Description. This class takes a rhetorical approach to human rights inquiry, following Lyon and Olson’s (2012) call to consider “the human rights implications of language and symbolism by examining the hierarchical significance of words, definitions, re-definitions, symbols designating social groupings, myths, rituals, symbolic images, and the like.” This semester-long inquiry will trace the historical development, controversies, and cultural divergences of human rights discourse. The class will consider, in-depth, how audiences relate to articulated rights and individuals/communities whose rights have been violated. Students will interrogate rhetorical processes, forms, and concepts representing/portraying human rights concerns.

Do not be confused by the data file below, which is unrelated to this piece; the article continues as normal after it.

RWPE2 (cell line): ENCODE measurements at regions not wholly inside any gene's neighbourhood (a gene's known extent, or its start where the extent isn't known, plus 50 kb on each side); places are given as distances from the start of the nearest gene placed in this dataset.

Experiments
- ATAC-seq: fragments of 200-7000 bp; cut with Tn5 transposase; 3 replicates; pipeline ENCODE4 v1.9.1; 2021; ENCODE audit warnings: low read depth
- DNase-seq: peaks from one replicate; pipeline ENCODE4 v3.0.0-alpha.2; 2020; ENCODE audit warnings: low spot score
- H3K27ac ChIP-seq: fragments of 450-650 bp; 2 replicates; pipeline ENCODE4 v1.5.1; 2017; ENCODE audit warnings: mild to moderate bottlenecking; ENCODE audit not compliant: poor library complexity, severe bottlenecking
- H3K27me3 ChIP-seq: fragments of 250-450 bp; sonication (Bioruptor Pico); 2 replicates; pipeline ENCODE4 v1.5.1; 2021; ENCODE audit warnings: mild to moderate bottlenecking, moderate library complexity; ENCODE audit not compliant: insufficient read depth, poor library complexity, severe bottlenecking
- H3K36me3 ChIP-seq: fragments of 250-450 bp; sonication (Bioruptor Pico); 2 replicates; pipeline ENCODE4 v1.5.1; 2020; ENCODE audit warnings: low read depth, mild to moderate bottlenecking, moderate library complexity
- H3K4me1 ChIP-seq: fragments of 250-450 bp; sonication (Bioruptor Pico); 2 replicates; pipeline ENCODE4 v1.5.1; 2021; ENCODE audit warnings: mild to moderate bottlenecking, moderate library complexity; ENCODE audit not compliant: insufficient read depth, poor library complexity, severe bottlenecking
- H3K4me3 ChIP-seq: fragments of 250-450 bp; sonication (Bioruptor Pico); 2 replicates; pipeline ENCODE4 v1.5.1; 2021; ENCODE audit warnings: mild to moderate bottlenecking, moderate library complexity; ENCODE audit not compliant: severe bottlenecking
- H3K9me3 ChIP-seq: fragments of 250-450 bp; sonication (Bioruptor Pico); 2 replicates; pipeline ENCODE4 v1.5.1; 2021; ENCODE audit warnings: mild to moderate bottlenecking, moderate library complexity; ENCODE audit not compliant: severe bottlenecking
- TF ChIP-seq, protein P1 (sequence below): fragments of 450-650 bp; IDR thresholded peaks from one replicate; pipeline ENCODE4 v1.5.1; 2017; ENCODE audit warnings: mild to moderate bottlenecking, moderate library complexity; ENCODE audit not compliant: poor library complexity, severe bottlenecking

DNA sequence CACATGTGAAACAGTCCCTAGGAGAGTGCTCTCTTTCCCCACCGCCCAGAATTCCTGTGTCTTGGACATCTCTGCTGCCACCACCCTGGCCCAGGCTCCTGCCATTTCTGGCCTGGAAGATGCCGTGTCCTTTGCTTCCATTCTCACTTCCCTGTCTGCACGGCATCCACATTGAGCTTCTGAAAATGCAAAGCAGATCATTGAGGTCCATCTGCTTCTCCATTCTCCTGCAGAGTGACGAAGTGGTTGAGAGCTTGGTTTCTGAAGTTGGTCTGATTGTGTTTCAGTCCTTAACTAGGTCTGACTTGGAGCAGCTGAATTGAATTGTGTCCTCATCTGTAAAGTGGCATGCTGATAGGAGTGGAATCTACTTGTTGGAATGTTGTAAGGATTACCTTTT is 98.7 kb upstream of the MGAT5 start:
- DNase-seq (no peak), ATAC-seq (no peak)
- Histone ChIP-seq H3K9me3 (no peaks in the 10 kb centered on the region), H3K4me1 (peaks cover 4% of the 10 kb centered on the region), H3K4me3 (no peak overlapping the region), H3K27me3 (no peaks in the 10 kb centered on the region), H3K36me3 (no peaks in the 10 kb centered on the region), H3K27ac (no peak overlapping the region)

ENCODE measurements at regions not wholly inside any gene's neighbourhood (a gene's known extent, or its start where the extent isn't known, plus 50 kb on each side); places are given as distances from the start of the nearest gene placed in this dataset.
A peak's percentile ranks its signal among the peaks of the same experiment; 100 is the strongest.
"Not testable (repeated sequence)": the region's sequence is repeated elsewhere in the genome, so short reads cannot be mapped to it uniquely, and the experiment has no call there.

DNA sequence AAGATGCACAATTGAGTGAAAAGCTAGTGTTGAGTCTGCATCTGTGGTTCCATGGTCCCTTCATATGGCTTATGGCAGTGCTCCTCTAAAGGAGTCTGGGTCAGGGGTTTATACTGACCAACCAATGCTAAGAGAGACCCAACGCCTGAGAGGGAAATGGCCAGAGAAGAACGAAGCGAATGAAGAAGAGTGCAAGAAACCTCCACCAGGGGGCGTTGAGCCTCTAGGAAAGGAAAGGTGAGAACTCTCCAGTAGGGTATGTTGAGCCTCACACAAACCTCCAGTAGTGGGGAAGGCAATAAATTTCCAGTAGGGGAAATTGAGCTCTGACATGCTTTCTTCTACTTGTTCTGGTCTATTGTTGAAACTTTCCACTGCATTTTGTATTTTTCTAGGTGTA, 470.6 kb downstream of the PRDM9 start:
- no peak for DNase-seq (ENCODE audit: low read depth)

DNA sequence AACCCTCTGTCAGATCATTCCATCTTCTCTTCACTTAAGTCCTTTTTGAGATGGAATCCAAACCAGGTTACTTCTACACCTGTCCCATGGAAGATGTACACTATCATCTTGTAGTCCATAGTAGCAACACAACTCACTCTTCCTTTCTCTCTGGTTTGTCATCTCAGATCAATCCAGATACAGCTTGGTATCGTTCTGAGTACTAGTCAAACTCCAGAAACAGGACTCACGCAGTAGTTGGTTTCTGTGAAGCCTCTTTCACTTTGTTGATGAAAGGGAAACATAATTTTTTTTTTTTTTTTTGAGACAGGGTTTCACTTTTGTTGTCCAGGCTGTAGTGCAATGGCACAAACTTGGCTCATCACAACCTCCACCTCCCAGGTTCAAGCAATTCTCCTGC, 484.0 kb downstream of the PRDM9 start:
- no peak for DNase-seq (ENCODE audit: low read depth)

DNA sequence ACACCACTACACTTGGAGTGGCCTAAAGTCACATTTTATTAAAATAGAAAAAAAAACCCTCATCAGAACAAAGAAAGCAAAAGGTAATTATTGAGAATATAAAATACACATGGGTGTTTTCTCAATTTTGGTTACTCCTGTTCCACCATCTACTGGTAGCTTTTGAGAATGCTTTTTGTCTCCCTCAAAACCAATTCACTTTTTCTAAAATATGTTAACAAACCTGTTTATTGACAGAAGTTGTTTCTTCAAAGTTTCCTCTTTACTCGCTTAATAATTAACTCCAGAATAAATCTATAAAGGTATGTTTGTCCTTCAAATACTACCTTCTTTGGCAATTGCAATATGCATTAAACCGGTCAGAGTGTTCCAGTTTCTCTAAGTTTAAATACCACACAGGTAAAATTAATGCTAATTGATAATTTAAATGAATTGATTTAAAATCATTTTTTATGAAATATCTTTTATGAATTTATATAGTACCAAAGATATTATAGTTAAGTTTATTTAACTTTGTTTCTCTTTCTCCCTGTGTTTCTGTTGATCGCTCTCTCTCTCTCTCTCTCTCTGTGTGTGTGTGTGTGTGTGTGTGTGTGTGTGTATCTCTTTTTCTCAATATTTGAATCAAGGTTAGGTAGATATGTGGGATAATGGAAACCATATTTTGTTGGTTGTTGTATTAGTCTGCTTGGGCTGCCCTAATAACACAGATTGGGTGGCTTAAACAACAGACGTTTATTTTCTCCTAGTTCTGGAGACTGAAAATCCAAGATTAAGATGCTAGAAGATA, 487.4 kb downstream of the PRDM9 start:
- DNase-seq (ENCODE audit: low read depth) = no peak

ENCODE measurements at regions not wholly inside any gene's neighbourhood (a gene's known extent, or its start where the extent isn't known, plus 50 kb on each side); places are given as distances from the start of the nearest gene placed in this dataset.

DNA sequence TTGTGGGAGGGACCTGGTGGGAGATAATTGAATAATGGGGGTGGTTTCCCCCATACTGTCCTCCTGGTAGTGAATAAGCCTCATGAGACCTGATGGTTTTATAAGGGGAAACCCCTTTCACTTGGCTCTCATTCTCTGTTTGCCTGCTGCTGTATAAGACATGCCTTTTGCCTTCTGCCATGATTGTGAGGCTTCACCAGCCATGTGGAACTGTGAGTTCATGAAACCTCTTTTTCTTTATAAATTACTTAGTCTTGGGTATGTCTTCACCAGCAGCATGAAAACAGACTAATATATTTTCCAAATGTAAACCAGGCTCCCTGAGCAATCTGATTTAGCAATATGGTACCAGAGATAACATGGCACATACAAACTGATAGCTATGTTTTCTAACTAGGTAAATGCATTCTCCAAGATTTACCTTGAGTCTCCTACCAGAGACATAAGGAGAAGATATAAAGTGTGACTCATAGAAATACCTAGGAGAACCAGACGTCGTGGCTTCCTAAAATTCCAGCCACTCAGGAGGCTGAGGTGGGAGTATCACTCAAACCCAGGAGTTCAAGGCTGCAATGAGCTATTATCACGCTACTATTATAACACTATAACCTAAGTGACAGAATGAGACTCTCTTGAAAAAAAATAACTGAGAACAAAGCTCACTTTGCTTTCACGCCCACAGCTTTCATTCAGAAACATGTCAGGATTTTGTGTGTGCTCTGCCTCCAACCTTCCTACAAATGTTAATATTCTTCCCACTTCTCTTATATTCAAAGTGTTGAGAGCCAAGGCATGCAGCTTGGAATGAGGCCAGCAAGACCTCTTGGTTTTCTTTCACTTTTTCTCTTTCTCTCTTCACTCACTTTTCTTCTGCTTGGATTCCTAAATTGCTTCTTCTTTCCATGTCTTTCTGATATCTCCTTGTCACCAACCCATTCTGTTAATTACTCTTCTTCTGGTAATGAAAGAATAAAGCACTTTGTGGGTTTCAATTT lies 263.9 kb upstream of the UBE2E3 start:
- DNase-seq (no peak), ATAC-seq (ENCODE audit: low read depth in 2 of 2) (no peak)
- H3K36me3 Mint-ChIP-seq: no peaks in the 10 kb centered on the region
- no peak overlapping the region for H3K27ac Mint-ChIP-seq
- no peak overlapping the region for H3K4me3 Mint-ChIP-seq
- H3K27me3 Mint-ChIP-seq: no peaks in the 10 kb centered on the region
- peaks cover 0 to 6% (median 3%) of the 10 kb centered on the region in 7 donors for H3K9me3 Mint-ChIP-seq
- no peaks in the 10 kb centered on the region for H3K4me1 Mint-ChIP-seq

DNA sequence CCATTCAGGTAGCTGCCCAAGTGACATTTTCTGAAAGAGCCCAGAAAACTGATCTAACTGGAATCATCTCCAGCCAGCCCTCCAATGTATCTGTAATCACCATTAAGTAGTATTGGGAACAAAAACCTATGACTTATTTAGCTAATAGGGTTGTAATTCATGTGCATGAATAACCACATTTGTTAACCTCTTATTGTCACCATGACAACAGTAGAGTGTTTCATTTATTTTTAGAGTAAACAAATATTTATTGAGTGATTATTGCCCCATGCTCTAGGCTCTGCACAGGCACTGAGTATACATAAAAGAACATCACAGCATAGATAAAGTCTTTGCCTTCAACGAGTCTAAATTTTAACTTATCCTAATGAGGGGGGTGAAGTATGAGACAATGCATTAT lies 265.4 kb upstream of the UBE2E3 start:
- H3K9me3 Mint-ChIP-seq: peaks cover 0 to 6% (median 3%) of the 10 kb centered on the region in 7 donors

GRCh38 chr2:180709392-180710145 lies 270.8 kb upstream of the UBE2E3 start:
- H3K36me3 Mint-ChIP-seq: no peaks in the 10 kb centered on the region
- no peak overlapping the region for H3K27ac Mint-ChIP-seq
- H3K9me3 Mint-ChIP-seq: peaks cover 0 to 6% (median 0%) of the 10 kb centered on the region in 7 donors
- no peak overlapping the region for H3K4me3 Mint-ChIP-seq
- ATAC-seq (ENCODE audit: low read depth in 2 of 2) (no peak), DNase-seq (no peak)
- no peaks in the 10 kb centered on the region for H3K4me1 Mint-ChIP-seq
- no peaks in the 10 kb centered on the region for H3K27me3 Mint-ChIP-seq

Salient Questions. The class will engage with questions such as: How do we ethically represent and respond to human rights violations? How do we leverage language and technology to deal with human rights atrocities? What roles do material and historical conditions play in the construction of human rights representations? What do traditions of witnessing and testifying teach us about peacemaking and healing? What counter-discourses exist that offer alternatives to the Western paradigm of human rights?
Assignments. Assignments will include a series of short, informal essays in response to the readings, student presentations, a formal academic essay (the “term paper”), and a take-home exam.
Required Texts. All required texts will be provided as electronic files on Laulima.